Reasons for libraries: Value for money

Ratio of return on investment noted

  • Contribution of Australian Public Libraries – Video quotes research showing 31,000 jobs are traceable to libraries.
  • Two-thirds of all books read in the UK are library booksTim Coates in his post of 24/9/11 analysed lending and purchasing data: 230m books bought in UK each year but 50% of these are gifts and not read.  310m books borrowed from libraries each year, almost all of which are read. “Most reading is done either by retired people or people who are out of work- and by chlidren. Those figures are clear in almost every library management system and in the DCMS ‘taking part’ survey.”

Libraries “… are very different than bookstores because they provide enormous low cost access to reading. Two-thirds of reading is books that come from public libraries, while one-third of reading material comes from bookstores. Therefore, libraries are not just a player in the game, they are the player. People who don’t see that are not conscious of how important libraries are. There’s a gulf between the libraries and publishers and it’s coming from 150 years of tradition.” Tim Coates.


“Despite their funding peril, public libraries remain one of the most popular government services and historically have fared pretty well at the ballot box. In 2009, voters passed 84 percent of library funding referendums nationwide and 54 percent of library construction measures, according to the Library Journal.”

In general, these studies show an ROI of two to six times the level of public investment in the library.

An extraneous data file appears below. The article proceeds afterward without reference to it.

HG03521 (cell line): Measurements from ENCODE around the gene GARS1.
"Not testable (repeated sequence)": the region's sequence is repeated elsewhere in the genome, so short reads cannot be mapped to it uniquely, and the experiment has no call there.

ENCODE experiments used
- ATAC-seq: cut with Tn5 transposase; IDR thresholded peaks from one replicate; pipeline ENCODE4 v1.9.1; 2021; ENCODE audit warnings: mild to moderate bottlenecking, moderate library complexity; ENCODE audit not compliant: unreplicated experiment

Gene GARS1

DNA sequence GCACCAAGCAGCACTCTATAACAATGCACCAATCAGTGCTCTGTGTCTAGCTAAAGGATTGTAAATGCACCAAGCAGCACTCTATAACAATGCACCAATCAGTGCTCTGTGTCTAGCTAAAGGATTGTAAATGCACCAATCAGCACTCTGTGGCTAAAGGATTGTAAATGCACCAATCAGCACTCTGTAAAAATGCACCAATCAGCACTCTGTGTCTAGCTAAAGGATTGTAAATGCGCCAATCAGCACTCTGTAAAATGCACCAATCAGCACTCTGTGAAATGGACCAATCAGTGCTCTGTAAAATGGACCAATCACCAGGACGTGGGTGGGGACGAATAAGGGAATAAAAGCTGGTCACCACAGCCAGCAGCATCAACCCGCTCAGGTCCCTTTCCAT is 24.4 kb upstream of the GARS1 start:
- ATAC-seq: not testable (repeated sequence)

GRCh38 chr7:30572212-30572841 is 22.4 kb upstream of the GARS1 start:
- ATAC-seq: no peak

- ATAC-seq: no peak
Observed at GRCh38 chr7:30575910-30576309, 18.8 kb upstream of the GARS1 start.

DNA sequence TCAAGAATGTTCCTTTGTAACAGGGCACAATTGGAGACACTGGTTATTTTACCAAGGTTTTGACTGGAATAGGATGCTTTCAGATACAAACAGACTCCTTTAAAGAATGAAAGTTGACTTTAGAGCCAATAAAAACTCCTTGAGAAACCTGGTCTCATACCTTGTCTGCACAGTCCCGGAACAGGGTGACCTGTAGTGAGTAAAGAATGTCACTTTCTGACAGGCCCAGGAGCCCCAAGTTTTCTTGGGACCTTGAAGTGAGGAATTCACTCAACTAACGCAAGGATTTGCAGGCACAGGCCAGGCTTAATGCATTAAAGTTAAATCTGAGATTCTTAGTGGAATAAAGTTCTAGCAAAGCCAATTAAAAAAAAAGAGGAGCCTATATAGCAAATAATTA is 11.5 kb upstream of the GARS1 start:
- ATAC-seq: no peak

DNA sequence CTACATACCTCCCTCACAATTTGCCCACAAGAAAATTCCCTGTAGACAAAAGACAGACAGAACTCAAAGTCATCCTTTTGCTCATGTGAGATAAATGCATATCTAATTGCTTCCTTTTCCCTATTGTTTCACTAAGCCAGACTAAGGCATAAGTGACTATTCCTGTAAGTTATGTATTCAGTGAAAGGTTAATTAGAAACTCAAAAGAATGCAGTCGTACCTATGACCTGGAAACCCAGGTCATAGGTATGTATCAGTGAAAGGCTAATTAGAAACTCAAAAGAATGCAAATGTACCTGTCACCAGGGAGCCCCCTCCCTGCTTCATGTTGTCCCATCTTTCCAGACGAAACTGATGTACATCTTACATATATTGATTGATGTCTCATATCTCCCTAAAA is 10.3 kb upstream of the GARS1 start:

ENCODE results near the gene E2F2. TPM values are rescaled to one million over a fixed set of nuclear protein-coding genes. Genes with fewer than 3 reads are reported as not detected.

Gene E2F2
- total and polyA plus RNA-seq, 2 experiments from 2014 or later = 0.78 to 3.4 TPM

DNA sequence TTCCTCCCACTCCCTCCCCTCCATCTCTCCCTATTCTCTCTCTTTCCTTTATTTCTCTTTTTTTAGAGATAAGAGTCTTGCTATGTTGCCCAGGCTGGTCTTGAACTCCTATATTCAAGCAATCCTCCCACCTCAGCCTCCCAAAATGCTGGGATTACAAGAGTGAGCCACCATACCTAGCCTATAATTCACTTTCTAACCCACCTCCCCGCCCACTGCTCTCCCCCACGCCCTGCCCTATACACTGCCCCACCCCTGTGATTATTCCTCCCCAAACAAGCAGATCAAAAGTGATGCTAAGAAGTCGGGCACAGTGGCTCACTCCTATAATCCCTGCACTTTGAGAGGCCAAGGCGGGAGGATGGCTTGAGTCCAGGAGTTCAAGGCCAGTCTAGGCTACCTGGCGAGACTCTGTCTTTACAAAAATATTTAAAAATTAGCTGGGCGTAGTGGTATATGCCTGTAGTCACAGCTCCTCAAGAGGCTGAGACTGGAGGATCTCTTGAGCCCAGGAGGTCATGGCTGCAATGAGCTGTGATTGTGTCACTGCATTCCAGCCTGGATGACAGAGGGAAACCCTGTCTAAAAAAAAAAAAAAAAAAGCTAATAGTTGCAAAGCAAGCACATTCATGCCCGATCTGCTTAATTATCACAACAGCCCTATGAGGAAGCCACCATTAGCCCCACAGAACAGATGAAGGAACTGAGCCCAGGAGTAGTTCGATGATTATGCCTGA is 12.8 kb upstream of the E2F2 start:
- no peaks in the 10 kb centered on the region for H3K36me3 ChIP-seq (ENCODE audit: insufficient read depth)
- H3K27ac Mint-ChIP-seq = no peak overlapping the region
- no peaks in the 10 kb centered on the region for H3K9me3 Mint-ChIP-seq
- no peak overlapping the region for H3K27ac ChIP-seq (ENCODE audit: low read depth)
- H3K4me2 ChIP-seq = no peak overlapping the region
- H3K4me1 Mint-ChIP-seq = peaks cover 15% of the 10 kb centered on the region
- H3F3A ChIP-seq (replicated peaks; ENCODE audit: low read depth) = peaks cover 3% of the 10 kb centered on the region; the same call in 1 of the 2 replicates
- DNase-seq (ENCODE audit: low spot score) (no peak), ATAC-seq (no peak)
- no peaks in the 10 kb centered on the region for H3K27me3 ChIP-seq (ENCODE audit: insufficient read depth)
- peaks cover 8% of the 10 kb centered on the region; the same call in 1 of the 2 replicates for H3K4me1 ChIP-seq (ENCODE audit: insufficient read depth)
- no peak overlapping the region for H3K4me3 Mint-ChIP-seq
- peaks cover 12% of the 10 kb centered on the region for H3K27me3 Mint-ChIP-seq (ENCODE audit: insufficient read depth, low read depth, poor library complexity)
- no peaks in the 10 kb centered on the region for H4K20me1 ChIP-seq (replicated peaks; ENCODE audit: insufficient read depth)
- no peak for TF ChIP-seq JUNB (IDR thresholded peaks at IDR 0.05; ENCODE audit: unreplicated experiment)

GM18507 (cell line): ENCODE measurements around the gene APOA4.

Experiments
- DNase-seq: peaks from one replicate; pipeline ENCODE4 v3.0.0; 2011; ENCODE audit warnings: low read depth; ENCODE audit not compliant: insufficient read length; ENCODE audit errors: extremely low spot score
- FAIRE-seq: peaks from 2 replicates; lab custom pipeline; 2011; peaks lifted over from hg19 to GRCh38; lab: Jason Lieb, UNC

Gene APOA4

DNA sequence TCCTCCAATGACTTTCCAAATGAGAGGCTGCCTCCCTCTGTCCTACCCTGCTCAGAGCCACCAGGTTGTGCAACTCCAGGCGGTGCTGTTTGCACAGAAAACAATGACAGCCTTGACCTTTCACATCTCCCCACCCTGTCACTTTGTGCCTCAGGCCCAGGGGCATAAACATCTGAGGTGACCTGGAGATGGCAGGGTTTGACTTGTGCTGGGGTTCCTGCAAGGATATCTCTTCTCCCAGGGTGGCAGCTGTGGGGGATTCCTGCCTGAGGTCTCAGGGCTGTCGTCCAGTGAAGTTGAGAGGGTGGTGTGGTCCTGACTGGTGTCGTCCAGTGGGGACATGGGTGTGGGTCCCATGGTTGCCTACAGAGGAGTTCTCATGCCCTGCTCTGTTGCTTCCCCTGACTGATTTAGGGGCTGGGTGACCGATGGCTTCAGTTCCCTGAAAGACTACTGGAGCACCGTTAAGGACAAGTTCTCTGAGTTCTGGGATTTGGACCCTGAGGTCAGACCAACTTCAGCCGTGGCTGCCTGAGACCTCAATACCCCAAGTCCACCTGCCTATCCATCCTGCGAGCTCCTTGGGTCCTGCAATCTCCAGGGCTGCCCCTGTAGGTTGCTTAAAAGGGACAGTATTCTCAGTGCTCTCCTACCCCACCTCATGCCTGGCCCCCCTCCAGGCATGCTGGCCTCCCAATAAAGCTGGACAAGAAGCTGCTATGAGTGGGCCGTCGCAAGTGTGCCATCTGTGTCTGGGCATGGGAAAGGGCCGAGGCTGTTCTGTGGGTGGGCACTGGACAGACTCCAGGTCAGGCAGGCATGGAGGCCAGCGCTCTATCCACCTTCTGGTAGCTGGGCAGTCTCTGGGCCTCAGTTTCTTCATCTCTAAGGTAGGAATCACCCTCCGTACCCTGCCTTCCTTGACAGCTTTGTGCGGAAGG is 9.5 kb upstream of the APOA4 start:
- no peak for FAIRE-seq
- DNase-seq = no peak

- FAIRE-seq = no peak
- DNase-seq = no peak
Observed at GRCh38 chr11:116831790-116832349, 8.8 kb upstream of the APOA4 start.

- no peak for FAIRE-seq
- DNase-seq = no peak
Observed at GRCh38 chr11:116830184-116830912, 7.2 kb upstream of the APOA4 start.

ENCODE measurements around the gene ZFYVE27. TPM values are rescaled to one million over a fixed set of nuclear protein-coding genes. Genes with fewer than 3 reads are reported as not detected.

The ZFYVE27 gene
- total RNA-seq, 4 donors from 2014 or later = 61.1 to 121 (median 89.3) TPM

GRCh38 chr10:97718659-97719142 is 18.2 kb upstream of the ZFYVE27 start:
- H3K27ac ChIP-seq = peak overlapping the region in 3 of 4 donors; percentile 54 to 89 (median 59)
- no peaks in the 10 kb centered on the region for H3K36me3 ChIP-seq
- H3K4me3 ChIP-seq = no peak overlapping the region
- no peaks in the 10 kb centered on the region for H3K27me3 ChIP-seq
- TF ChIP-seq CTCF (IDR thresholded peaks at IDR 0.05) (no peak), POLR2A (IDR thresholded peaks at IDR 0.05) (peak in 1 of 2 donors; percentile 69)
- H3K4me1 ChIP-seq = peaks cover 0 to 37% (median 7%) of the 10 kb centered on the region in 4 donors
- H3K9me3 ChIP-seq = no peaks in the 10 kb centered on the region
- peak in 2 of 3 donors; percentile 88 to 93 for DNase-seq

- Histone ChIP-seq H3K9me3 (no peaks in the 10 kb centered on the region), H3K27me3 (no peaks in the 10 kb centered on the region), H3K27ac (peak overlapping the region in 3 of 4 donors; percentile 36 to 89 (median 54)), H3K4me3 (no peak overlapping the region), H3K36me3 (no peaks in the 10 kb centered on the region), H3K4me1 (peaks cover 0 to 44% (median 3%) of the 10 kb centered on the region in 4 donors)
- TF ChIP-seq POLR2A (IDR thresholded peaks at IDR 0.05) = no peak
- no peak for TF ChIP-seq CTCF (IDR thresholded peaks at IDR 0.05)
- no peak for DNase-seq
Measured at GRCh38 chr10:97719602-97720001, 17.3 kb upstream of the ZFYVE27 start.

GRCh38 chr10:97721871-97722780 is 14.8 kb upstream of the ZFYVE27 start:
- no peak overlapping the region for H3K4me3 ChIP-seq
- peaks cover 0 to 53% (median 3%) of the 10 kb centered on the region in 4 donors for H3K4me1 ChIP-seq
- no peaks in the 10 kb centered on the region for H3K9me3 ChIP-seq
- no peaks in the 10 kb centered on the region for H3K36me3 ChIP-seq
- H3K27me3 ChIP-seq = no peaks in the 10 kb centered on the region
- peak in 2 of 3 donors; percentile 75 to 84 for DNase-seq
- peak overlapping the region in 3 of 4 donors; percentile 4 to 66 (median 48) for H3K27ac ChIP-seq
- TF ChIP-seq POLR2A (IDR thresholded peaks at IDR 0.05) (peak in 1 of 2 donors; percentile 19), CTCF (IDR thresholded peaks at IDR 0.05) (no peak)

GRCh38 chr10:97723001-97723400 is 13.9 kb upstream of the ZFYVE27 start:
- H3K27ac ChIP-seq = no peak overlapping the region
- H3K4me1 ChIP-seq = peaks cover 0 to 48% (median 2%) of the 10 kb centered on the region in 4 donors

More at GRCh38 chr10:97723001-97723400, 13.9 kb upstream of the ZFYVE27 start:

See also the American Library Association page on return on investment at and a whole book on the subject:
  • Give Us a Dollar and We’ll Give You Back Four – Lulu. “Your public library is in competition with a lot of other agencies–city, county, district, even state–for money. You want your library to sustain its current services and expand them in the future. You know you get a lot of bang for your buck, but how do you show that to the people who hold the purse strings? One way is to use the data in Give Us a Dollar and We’ll Give You Back Four. Walt Crawford has compiled, analyzed, and organized library funding and service data from all around the United States. Give Us a Dollar will let you compare your services to those of other similar libraries at a glance and will help give you the data you need to show your funders how much you already stretch their dollars–and how much more you could provide with even a few dollars more.”
  • #1 written by geraldine cook
    about 11 years ago

    Most of the the puerile reasons(excuses) given by Brent Council for closing 50% of the borough’s libraries against the will of over 85 % of the residents- are dealth with here. Excellent.

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